Nevertheless, what we are witnessing is a transformation of democratic systems, because, on one hand, there has been a noteworthy loss of state sovereignty as it has been traditionally conceived and, on the other, we are witnessing the creation of supranational political systems of a territorial or functional nature.
These directly affect the relationship between local and global, based on the democratic control of public decisions, whatever the territorial level of the political institution from which they come may be. It is increasingly true, in fact, that the problems of democracy are substantially constituted by the relationship between the places where political decisions have effect and the confines that these decisions cross, even if unintentionally: merely mentioning the construction of a nuclear power station or even more simply an international airport perhaps makes it easy to grasp how the consequences of certain decisions now also end up involving those who have not taken them. From this perspective, the diffusion and strengthening of democratic practices inside the wide range of local, macro-regional and global institutions seems to be ever more necessary, developing administrative capacities and independent political resources at various levels.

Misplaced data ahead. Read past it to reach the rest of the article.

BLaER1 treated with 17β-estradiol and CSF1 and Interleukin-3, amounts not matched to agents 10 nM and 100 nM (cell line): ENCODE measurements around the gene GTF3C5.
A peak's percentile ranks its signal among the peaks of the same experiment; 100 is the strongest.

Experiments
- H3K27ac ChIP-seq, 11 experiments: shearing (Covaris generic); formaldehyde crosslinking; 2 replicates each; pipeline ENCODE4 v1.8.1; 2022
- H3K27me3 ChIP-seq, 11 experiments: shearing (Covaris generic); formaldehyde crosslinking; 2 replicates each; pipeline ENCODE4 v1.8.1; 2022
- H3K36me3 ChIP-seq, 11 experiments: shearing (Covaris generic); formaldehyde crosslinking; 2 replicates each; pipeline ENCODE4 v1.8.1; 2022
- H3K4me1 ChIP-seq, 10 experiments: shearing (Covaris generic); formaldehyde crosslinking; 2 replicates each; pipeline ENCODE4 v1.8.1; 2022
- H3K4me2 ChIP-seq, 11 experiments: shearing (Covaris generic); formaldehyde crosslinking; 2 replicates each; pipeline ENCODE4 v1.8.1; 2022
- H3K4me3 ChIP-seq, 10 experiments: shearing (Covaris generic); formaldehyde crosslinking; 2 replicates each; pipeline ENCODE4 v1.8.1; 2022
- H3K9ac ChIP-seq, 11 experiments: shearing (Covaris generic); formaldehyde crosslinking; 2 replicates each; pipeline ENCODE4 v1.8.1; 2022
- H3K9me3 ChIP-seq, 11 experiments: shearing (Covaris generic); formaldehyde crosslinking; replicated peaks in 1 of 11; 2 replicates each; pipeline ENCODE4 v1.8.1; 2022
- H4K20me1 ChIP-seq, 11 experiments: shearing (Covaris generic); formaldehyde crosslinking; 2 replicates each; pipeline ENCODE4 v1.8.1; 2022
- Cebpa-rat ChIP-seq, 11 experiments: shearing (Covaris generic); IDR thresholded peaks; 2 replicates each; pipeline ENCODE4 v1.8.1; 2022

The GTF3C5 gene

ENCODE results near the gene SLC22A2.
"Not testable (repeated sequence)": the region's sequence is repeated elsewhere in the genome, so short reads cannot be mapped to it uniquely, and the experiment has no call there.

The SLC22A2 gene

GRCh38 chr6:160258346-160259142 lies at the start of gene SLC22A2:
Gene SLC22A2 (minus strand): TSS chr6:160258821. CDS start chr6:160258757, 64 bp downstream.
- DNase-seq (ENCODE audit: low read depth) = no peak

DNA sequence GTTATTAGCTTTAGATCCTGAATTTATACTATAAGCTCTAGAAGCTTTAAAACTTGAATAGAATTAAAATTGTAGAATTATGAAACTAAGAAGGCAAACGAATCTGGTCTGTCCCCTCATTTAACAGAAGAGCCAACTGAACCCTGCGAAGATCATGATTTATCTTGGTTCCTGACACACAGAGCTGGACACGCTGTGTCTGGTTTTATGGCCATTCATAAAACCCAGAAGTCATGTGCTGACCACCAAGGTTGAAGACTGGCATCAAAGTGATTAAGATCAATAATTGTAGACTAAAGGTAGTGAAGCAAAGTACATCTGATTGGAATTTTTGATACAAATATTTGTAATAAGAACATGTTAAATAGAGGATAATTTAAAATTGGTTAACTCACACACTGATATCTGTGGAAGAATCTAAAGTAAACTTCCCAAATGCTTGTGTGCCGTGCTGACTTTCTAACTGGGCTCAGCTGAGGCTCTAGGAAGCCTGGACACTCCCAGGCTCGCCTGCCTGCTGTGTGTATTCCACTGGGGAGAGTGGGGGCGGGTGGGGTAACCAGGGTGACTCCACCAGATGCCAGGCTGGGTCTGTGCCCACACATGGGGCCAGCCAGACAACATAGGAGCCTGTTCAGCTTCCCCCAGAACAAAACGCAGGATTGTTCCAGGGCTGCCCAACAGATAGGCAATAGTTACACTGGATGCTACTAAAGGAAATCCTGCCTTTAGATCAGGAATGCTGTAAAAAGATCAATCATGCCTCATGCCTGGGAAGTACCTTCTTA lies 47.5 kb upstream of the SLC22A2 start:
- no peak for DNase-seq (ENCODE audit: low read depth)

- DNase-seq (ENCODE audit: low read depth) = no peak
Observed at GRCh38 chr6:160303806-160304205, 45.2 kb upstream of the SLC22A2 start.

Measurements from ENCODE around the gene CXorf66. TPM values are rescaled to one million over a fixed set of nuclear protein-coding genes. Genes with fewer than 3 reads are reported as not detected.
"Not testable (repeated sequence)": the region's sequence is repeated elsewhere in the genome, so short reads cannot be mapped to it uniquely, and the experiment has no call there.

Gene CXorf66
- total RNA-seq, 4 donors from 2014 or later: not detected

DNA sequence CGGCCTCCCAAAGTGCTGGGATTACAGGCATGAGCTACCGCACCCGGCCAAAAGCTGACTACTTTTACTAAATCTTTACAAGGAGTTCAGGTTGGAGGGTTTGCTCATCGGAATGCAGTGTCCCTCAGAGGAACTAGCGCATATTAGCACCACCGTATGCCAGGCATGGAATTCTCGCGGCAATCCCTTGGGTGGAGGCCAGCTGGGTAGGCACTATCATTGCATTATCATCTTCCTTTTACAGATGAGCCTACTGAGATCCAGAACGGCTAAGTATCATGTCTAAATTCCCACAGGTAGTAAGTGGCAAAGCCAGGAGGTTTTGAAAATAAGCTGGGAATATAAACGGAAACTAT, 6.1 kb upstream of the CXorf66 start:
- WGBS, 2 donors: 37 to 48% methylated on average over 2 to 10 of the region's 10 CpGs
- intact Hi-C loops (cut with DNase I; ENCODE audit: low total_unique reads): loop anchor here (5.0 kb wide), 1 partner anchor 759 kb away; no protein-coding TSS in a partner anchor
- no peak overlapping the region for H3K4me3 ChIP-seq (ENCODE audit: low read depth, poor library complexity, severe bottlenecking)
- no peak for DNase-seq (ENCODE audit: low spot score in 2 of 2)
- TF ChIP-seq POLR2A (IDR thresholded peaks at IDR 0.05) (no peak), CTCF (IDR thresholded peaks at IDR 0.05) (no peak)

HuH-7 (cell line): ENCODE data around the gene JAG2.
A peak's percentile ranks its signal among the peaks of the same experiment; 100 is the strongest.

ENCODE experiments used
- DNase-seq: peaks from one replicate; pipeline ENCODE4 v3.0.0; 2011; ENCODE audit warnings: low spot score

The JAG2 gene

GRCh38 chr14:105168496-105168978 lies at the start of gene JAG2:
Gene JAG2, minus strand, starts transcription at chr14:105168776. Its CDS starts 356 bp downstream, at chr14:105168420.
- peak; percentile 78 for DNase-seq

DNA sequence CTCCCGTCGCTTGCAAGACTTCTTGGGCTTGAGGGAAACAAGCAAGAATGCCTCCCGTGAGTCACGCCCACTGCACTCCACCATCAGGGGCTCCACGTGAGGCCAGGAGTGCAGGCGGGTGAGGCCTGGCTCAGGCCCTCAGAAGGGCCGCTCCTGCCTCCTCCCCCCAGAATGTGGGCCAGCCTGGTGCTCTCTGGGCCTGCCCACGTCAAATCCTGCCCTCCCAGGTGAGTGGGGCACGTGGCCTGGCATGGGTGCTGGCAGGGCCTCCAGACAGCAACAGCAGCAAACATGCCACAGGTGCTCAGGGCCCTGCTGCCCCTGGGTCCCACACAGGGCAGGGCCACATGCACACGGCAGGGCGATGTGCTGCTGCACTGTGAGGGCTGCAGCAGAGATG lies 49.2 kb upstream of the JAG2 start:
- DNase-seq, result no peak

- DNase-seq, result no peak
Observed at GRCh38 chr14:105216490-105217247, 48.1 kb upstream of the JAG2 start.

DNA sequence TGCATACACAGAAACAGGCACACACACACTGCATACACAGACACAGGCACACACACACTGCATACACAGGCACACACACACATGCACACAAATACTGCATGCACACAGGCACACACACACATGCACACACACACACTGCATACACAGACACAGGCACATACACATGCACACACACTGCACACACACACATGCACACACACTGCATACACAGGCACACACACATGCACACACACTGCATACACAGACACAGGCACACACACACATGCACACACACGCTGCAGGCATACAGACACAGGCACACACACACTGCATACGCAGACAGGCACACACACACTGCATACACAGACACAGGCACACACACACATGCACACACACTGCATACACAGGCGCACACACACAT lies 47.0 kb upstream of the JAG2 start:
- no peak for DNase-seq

The fundamental issue here seems, firstly, to be the capacity to redraw the boundaries of political responsibility with respect to the consequences that given decisions have and, secondly, the fact that these regulatory structures may constitute visible and meaningful points of reference. Perhaps it is useful to this end to create an effective network of permanent public and democratic forums, at the various levels of decision-making, that are also capable of developing a certain capacity for coercion on a global scale. Whatever the possible solution may be, the integration between the globalisation of democracy and the democratisation of globalisation certainly seems to be necessary.